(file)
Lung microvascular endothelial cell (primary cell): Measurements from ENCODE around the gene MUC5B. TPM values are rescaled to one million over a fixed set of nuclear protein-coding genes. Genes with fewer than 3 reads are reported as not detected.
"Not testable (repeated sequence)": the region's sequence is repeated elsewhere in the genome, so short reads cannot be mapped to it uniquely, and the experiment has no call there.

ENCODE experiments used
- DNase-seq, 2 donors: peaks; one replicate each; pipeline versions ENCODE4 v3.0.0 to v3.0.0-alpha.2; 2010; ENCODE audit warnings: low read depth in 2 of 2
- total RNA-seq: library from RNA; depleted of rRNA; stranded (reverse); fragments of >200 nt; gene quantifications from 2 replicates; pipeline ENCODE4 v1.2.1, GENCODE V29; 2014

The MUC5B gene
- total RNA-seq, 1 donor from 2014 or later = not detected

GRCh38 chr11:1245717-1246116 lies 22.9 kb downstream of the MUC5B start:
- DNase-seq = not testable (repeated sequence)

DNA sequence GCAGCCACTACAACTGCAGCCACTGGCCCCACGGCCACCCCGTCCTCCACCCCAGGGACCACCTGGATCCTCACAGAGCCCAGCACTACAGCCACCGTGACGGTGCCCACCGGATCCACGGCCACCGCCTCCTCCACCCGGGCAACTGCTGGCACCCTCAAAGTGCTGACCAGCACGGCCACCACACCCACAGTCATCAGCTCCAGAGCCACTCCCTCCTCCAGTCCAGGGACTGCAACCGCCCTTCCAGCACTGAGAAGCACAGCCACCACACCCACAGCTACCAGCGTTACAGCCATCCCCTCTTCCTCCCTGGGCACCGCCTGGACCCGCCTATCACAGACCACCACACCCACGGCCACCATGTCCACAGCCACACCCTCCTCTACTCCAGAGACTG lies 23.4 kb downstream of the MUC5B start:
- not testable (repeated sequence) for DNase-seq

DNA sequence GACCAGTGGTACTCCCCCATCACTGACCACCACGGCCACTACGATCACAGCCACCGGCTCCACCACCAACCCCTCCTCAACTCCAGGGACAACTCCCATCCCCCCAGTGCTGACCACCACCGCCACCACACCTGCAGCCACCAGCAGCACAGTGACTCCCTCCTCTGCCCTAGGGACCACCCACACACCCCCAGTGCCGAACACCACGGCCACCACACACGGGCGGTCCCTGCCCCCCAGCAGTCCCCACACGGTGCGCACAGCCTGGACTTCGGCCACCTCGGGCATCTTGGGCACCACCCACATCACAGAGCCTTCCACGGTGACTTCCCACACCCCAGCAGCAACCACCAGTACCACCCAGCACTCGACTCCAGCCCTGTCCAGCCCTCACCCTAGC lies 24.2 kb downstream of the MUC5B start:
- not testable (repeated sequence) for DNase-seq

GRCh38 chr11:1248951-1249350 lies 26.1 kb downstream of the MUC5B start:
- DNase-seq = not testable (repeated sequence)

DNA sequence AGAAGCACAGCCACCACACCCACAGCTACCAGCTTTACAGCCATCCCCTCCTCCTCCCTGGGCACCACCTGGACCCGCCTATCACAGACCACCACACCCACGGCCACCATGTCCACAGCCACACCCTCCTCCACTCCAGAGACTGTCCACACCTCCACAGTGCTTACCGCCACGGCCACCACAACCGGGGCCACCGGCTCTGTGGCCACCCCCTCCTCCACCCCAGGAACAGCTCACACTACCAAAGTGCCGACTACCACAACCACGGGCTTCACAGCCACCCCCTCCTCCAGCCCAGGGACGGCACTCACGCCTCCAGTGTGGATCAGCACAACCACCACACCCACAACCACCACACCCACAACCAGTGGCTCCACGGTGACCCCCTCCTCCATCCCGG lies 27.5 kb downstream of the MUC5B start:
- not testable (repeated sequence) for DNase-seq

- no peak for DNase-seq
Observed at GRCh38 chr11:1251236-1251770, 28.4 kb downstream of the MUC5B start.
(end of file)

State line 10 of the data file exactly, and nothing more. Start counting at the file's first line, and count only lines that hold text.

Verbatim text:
DNA sequence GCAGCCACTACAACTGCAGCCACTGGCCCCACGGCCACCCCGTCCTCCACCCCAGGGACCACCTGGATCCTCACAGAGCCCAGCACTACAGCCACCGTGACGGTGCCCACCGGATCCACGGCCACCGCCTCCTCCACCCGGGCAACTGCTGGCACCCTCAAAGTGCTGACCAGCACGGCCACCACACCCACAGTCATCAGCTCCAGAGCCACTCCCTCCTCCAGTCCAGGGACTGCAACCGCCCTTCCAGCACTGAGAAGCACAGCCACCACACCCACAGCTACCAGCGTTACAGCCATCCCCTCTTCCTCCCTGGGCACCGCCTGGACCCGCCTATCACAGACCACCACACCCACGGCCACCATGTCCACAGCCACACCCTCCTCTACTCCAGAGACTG lies 23.4 kb downstream of the MUC5B start: